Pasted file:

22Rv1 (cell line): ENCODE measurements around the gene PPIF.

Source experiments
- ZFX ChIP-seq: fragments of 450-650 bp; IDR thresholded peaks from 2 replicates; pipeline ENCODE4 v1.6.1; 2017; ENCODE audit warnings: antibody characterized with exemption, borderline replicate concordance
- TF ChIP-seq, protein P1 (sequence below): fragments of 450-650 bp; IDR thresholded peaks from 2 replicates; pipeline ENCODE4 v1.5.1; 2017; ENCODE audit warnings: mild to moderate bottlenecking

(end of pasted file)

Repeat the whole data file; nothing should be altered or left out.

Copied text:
22Rv1 (cell line): ENCODE measurements around the gene PPIF.

Source experiments
- ZFX ChIP-seq: fragments of 450-650 bp; IDR thresholded peaks from 2 replicates; pipeline ENCODE4 v1.6.1; 2017; ENCODE audit warnings: antibody characterized with exemption, borderline replicate concordance
- TF ChIP-seq, protein P1 (sequence below): fragments of 450-650 bp; IDR thresholded peaks from 2 replicates; pipeline ENCODE4 v1.5.1; 2017; ENCODE audit warnings: mild to moderate bottlenecking